Eczema is a relatively common skin complaint. At best, it’s itchy and annoying. At worst, it’s painful and seriously damaging to your self-esteem. No one wants itchy, blistered, and scaly skin!
However, despite being relatively common, many people don’t know much about this skin condition. Get to know eczema – including effective ways to treat it – by reading more. Eczema is a chronic condition, and it’s not contagious.
If you’re lucky, eczema can get better over time. However, it can also get worse. Many people get flare-up and remission periods of eczema, meaning they can experience periods of severe eczema interspersed with periods of very mild or no eczema at all.
Fortunately, eczema is highly treatable. Patients with eczema have numerous options when it comes to medical treatment, including both medications and home remedies. Eczema Medications
There are seven classes of topical steroids, from least potent, over-the-counter topicals to “super potent” topicals. Ask your doctor which one is right for you.
Since eczema can be a long-term condition, you may hesitate to invest in potentially expensive topicals. If so, consider ordering from an online pharmacy referral services like Canada drug center. You can then find medications for eczema – such as Aristocort™ – from licensed pharmacies abroad. Since many countries outside the United States have significantly tighter price controls when it comes to pharmaceuticals, you may find substantially cheaper medicine
While complementary and alternative remedies have limited evidence to support their effectiveness, some people may find success with these methods:
To stay safe, talk to your doctor before trying an alternative healing method. While many products are natural, they may not be 100% safe or effective.
There is no cure for eczema, but there are prevention methods to minimize the chance of your eczema getting triggered and causing you frustration.
“Eczema” is a general term covering many sub-types of eczema that can look very different. Here are some examples:
This is the most common type of eczema, affecting over 18 million American adults and about 10% of the world population. Atopic dermatitis often comes with asthma and hay fever. This means people with these conditions (or those who have family that does) are at increased risk of atopic dermatitis. This eczema sub-type often starts in childhood and may improve or even disappear as the patient grows older.
One distinguishing feature of dyshidrotic eczema is the presence of small, itchy blisters on affected areas. These blisters may ooze clear fluid when scratched. In addition to being very irritating, the appearance of dyshidrotic eczema can hurt your self-esteem. Dyshidrotic eczema can be triggered by metal products, including cobalt, chromium, and nickel found in everyday foods and items, such as jewelry. So, if you have dyshidrotic eczema, you may want to avoid metal products and see if it gets better.
Contact dermatitis is an itchy, red form of eczema that is triggered when you come into contact with something you’re allergic to. Three common sub-types of contact dermatitis are the following:
This type of eczema looks very different from other types. With nummular dermatitis, the condition appears as coin-shaped lesions. It can affect various parts of the body such as the legs, torso, or hands. Interestingly, many people with a severe form of this eczema sub-type do not experience the long-term issues that often come with other forms of eczema.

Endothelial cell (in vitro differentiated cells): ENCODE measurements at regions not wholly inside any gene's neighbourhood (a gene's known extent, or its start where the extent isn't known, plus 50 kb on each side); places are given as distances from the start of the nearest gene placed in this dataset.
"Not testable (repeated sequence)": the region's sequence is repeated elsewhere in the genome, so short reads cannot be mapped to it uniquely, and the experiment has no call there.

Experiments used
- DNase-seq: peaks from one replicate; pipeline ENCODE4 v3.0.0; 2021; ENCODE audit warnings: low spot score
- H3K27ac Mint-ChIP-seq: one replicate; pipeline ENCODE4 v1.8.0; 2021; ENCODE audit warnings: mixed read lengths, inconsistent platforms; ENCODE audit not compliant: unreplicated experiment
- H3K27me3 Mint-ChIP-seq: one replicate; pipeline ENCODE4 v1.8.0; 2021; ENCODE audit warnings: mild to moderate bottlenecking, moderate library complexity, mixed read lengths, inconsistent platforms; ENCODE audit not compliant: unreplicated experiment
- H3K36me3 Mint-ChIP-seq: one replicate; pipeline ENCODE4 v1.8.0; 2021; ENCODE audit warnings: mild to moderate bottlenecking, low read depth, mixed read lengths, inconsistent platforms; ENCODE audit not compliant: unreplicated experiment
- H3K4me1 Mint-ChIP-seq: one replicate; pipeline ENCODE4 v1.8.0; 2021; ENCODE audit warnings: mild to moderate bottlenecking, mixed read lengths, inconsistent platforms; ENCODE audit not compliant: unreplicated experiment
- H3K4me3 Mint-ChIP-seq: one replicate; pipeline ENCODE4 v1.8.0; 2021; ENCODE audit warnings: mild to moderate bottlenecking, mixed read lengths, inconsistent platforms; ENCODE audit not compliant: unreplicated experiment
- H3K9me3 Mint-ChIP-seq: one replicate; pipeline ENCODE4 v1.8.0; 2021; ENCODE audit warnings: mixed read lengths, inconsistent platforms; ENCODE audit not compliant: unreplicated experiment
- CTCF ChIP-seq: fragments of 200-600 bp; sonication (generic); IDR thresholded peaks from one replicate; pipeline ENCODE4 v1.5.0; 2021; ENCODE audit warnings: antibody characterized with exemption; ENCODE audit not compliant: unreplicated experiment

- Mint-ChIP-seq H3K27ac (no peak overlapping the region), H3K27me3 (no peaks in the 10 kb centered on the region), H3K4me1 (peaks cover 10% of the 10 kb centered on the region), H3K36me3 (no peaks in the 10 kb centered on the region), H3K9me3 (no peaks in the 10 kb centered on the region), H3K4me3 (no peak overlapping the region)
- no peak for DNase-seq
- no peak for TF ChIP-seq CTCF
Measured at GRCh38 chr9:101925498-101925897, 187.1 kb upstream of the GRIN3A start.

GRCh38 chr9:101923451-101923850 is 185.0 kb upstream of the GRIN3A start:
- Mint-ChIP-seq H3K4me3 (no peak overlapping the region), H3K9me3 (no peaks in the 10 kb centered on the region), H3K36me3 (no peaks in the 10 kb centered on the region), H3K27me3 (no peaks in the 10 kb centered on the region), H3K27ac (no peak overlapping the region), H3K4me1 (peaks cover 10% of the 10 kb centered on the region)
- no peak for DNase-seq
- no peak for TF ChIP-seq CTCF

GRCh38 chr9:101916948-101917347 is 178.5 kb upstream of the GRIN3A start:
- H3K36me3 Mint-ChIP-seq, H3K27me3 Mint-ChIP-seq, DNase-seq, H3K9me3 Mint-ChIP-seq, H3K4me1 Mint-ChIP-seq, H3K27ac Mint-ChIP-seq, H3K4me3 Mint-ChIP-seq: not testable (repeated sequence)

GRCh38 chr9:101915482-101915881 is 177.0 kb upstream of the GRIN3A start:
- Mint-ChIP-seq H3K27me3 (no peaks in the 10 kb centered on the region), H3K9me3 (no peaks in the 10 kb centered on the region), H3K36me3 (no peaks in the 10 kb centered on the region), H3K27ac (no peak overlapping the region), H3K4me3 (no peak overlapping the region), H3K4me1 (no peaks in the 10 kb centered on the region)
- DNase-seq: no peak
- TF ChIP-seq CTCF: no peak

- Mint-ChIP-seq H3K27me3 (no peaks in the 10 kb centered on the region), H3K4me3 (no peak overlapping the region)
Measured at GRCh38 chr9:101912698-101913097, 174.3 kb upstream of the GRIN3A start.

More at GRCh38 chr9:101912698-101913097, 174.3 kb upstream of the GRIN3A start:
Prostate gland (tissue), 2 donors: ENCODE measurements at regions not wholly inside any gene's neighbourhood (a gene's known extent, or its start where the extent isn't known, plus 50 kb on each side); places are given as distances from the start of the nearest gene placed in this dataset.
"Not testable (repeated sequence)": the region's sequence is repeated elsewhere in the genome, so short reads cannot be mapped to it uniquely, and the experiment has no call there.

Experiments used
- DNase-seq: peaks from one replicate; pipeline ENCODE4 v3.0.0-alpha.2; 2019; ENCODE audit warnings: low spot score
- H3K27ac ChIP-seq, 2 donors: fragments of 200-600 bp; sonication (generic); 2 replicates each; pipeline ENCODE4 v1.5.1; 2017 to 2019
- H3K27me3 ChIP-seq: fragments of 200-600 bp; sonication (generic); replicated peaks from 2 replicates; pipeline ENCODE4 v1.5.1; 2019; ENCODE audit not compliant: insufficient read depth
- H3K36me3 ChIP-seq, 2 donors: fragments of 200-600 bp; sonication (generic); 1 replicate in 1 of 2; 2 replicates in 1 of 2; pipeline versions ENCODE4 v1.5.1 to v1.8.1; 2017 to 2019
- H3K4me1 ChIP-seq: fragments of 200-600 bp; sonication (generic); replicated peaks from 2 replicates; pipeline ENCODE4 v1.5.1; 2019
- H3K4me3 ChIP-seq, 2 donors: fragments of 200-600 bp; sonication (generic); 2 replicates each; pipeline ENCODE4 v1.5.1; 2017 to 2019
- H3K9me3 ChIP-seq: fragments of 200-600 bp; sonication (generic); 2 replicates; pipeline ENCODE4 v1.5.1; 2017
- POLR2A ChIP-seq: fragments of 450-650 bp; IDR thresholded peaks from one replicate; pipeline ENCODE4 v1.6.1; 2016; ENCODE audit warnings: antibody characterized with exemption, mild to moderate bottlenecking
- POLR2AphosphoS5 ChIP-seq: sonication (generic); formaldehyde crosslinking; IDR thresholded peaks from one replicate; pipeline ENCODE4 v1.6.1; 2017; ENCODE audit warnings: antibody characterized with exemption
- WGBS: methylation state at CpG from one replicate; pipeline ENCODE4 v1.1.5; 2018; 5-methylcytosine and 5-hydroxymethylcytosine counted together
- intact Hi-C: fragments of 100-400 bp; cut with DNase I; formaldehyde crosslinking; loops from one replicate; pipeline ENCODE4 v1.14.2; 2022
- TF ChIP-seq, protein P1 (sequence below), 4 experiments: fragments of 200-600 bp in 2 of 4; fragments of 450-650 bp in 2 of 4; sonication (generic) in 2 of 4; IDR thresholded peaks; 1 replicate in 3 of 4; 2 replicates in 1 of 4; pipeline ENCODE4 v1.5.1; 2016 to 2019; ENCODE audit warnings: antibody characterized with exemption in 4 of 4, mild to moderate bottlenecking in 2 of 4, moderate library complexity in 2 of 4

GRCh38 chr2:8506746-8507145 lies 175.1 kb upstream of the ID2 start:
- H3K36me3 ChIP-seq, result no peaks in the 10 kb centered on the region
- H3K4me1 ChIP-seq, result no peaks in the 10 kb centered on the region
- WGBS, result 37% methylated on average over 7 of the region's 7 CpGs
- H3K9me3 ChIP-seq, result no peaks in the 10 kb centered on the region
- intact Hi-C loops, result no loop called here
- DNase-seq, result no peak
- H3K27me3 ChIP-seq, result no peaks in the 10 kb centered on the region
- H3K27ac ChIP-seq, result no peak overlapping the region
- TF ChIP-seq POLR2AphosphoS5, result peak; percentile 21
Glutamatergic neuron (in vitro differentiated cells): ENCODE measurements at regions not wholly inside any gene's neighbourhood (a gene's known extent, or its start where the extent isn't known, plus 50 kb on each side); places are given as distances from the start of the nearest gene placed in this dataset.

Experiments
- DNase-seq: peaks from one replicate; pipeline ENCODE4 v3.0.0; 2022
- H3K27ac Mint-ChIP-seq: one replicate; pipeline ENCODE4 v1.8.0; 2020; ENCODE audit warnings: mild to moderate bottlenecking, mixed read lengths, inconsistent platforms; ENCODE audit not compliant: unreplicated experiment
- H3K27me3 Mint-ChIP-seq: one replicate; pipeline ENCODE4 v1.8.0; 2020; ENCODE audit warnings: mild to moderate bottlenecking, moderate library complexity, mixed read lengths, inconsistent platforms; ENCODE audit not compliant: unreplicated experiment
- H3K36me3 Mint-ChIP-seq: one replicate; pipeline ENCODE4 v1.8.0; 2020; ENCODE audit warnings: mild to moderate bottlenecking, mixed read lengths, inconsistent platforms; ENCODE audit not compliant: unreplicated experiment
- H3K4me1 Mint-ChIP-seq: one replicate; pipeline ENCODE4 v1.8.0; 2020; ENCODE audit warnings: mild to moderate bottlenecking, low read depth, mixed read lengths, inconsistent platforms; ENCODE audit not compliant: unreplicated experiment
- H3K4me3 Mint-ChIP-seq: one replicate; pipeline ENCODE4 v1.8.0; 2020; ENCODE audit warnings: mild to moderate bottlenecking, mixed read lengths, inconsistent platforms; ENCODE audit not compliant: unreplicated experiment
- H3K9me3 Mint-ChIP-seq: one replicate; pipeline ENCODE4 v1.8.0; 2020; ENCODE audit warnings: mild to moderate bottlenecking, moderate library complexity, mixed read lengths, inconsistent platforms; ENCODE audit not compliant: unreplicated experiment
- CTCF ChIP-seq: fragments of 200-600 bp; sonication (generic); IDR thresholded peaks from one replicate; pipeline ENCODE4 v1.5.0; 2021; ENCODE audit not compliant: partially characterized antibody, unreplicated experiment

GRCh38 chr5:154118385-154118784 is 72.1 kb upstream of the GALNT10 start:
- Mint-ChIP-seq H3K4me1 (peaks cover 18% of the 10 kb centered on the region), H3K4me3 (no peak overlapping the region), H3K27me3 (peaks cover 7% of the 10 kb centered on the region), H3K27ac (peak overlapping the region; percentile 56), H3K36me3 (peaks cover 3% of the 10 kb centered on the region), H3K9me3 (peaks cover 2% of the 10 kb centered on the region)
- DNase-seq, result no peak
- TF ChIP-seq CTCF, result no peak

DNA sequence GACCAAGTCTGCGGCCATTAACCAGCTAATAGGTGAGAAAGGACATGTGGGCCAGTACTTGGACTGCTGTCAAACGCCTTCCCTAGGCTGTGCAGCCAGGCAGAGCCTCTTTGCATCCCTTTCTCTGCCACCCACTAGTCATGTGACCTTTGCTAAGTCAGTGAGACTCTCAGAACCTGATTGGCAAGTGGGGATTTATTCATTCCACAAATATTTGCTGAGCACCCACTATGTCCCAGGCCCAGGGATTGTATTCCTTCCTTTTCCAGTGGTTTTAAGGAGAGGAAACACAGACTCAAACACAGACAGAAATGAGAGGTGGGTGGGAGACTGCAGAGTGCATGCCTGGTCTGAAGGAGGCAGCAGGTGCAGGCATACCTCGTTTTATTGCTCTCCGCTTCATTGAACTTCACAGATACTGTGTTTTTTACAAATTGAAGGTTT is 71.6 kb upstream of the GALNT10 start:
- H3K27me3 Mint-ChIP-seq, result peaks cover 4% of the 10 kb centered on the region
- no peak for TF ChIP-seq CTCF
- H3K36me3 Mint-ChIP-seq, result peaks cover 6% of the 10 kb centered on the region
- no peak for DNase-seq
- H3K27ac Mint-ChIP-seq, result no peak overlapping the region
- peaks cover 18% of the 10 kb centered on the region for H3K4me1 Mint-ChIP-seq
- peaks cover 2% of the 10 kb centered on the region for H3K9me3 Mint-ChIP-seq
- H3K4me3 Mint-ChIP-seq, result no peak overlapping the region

Stasis dermatitis is, interestingly, related to circulation problems, particularly in the legs. Symptoms include varicose veins, aching in the legs, and swelling in the ankles during the day that goes away when you sleep. Blood clots, hypertension, obesity, and other medical conditions like kidney failure can increase your chances of developing stasis dermatitis.
This eczema sub-type is chronic and usually appears in places where there are many oil-producing glands. This includes around the nose, on the scalp, and on the back. When it manifests on the head, dandruff and greasy scales can be a sign of seborrheic dermatitis. Unlike other eczema sub-types, scientists don’t believe seborrheic dermatitis is related to allergies.
Living with eczema can make you more susceptible to bacterial and viral infections. People with atopic dermatitis should not receive the smallpox vaccine, as they are at increased risk of developing eczema vaccinatum, a serious infection. People in close contact with the patient
who has atopic dermatitis should also avoid the smallpox vaccine so they do not transmit the live vaccine virus to the patient. Struggling with self-esteem? It may be from eczema.
Our skin is our body’s armor. It’s what most people see when they first meet us. Eczema, which isn’t very pleasant to look at, can create a negative first impression, especially if it affects the face. No wonder many people suffer from poor self-esteem (not to mention physical discomfort) due to their eczema.
It’s often a long and gradual process in which you’ll have to invest some effort. However, we hope the following tips can help:
If your mental health seriously deteriorates due to a skin condition, you may want to consider professional help. Finding a therapist for appearance issues may seem vain, but give it some serious consideration! The way you look is an important part of your quality of life, and everyone deserves a healthy and happy quality of life. Reaching out for help is not a sign of weakness, but a sign of strength. Getting help means you’re taking charge of the situation.
A type of therapy that may help is cognitive behavioral therapy. CBT challenges you to change the thoughts and behaviors you have in response to situations. You learn to react less negatively and more positively. While it’s best to do CBT with a professional, there are plenty of self-help resources on the Internet.